1. Prepare the desired forcemeat (see p. 856).
2. Prepare the selected garnish. Meat garnishes are usually cut into strips, which are laid lengthwise in the mold.
3. Marinate the garnish as desired. This step is optional but adds to the flavor.
4. Prepare the mold. Do not use a hinged or collapsible mold, which cannot be placed in a water bath. If desired, line the mold with thin sheets of fatback (sliced on a slicing machine) or with a sheet of caul fat, letting the excess hang over the sides. Make the sheets of fat sufficiently large so the amount of fat hanging over the sides can be folded over to cover the top completely. If the mold is not lined with fat, grease it well.
5. Place a layer of forcemeat in the bottom of the mold. If no garnish is used, simply fill the mold. Spread the forcemeat evenly and rap the mold sharply on the workbench to dislodge any air bubbles.
6. Arrange a layer of garnish on top of the forcemeat.
7. Continue adding forcemeat and garnish until they are all used. End with a layer of forcemeat on top. Two or three layers of garnish are usually sufficient.
8. If a fat lining has been used, fold the excess fat over the top of the forcemeat to cover it.
9. Cover the top with a sheet of aluminum foil. Cut a few holes in the foil to allow steam to escape.
10. Place the mold in a water bath for baking. Make sure the bath is deep enough to allow the hot water to come halfway up the sides of the mold. Bake at 350°F (175°C) until the internal temperature registers 165°F (74°C).
11. Remove the terrine from the water bath and place it on a rack to cool. When it has cooled somewhat but is still warm, finish cooling the pâté with a weight, as explained in the procedure for making pâtés. It should not be weighted when it is still hot because it is too fragile and may split or fracture, and the weight may force out too much juice. If a looser texture is desired, cool the terrine without weighting it.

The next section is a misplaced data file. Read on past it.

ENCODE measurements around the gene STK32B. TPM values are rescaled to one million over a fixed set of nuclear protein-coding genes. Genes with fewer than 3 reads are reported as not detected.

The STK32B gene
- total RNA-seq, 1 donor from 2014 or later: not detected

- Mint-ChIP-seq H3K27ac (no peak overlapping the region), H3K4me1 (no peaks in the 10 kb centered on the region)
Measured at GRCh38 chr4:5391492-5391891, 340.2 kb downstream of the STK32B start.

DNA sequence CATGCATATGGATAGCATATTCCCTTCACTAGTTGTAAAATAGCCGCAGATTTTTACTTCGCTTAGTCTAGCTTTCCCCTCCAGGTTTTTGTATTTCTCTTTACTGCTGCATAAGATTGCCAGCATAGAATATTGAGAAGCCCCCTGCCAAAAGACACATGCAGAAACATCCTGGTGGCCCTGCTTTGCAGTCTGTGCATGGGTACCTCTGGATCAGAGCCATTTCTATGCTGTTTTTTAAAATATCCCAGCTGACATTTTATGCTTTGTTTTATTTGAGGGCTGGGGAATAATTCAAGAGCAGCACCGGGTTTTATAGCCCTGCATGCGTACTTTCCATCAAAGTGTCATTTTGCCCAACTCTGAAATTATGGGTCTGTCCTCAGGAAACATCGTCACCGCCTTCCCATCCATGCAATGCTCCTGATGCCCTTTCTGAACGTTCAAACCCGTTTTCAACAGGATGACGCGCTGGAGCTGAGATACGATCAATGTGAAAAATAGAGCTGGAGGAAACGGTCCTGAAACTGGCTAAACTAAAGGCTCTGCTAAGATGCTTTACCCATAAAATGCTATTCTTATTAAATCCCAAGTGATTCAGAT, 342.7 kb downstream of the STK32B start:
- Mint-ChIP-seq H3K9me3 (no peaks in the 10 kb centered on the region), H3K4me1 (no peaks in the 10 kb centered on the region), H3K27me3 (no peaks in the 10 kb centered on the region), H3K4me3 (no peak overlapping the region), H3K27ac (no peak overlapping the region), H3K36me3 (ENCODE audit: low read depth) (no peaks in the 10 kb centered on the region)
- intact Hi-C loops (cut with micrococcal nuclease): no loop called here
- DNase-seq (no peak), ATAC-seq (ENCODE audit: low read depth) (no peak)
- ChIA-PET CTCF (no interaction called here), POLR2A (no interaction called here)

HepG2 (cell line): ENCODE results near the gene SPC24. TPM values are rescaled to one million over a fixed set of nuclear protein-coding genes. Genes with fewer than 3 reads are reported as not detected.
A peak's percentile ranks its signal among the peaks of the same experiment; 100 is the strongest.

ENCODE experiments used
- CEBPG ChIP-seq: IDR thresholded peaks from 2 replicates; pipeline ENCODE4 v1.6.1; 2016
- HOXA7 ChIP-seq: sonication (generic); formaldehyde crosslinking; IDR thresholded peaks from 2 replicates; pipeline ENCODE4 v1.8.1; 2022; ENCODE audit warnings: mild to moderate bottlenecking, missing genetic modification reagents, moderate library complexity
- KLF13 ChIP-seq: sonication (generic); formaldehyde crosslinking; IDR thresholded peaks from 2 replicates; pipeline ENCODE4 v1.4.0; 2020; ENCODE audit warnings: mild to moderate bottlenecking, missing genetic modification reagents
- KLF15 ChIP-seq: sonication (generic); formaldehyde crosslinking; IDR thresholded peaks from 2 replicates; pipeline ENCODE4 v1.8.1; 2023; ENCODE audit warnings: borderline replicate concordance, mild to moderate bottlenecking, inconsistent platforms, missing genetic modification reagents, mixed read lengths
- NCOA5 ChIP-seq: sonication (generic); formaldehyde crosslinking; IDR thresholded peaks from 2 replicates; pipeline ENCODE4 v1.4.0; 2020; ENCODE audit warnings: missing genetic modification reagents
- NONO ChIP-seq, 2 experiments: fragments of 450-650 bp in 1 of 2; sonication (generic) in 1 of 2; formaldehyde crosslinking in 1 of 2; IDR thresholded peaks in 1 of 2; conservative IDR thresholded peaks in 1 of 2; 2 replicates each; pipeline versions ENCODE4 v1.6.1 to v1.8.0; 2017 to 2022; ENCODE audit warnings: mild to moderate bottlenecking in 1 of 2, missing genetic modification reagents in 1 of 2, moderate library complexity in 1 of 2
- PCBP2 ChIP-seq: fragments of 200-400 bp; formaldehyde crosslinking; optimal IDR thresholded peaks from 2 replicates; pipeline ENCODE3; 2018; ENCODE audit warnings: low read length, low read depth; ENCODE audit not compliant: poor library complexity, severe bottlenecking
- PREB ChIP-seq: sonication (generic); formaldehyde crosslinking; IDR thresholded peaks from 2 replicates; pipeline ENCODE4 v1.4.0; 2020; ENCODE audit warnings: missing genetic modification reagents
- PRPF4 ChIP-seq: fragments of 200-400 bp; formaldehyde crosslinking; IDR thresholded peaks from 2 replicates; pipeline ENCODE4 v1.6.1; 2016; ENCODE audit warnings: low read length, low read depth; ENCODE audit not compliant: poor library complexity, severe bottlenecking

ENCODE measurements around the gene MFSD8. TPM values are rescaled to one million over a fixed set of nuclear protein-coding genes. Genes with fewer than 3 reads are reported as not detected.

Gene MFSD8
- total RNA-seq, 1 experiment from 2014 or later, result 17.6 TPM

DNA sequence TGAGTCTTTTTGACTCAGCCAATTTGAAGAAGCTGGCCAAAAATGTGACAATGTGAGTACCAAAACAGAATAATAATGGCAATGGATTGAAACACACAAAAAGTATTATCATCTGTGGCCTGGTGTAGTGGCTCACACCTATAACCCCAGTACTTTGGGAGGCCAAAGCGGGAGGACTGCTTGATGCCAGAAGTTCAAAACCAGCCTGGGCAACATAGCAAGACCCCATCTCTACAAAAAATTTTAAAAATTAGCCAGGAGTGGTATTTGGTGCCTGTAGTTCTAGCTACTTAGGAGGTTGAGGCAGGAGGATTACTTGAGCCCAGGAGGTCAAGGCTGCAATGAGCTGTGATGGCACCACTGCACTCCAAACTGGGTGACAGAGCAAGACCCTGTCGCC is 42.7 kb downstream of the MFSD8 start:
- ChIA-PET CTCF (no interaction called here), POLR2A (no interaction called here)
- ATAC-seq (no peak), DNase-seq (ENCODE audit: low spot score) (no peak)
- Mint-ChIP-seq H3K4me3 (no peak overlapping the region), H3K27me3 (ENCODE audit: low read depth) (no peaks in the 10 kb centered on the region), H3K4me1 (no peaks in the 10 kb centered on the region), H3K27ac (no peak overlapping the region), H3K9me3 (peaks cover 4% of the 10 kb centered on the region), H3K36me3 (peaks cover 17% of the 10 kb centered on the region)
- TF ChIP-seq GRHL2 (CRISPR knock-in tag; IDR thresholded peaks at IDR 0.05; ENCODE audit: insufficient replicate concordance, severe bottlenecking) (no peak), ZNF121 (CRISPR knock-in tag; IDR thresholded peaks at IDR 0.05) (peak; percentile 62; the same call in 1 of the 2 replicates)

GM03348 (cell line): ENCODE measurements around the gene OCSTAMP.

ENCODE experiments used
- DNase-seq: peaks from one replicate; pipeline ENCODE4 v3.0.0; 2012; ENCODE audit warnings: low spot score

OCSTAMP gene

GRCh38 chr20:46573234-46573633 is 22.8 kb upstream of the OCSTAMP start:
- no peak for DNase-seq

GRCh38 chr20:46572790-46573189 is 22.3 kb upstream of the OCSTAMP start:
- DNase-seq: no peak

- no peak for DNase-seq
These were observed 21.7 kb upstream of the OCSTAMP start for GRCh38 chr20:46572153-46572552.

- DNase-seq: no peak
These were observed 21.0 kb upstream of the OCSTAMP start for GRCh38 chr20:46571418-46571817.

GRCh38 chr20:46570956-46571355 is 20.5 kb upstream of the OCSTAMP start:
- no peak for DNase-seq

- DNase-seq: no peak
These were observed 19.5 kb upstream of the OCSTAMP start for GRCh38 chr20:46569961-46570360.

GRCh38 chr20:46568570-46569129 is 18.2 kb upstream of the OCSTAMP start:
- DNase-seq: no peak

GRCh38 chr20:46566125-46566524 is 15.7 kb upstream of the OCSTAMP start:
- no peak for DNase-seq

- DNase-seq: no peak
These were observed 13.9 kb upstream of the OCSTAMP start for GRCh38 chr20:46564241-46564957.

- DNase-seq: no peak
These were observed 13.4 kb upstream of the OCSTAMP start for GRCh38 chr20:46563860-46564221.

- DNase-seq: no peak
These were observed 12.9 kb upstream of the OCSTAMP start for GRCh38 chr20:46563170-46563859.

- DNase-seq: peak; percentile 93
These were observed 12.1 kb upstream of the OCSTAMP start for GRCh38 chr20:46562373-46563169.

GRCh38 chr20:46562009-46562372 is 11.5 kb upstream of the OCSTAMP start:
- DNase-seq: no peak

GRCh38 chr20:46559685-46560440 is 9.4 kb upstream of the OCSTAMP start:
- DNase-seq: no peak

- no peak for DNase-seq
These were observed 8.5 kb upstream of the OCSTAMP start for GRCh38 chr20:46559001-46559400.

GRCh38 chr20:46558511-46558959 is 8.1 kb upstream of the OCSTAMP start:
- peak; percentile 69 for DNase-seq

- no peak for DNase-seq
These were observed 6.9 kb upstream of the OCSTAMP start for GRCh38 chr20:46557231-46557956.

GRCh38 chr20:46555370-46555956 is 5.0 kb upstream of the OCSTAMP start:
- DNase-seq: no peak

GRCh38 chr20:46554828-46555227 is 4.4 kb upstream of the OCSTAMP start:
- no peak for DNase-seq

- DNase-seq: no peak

12. When the terrine is completely cool, cover and refrigerate it.
13. The terrine may be sealed with a layer of fat or aspic. These protect the terrine from air and help preserve it.
• To add a layer of fat, melt lard (or rendered duck fat or other fat appropriate to the terrine), then let stand until cool but still liquid. The terrine should be cool, about 50°F (10°C). Pour in enough fat to cover the meat completely. Let stand until the fat has congealed, then cover and refrigerate. The purpose of this fat is only to extend the keeping qualities of the terrine. It should be removed before serving.
• Add aspic to a terrine in the same way as adding a layer of fat; see also the procedure for adding aspic to a pâté, page 859. Unlike melted fat, aspic extends the storage life of a terrine only a few days because the aspic itself dries out. On the other hand, aspic contributes to both flavor and appearance. If desired, apply decorations to the top of the terrine and add another layer of aspic to glaze.
Veal and Ham Terrine
U.S. Metric Ingredients
2 fl oz
Veal Forcemeat (p. 856) Garnish: Veal, lean, trimmed Smoked ham Fresh pork fatback Brandy
1. Prepare the forcemeat according to the recipe on page 856. Refrigerate it until it is very cold.
2. Cut the veal, ham, and fatback for the garnish into strips about 54 in. (6 mm) thick. Mix with the brandy and marinate in the refrigerator 1 hour or longer.
as needed as needed Fresh pork fatback or caul fat for lining molds (optional)
Per 1 ounce:
Calories, 170; Protein, 5 g; Fat, 15 g (83% cal.); Cholesterol, 50 mg; Carbohydrates, 0 g; Fiber, 0 g; Sodium, 250 mg.
Was this article helpful?
Knife Throwing Techniques of the Ninja. span stylecolor: 000000Do you want to learn the art of throwing knives? Ever wondered how it is done to perfection every time? Well here is your chance. This book contains well over 50 pages of detailed information and illustrations all about the art of knife throwing. This intriguing book focuses on the ninja's techniques and training. This is a must for all martial artists and anyone wanting to learn the knife throwing techniques of the ninja.span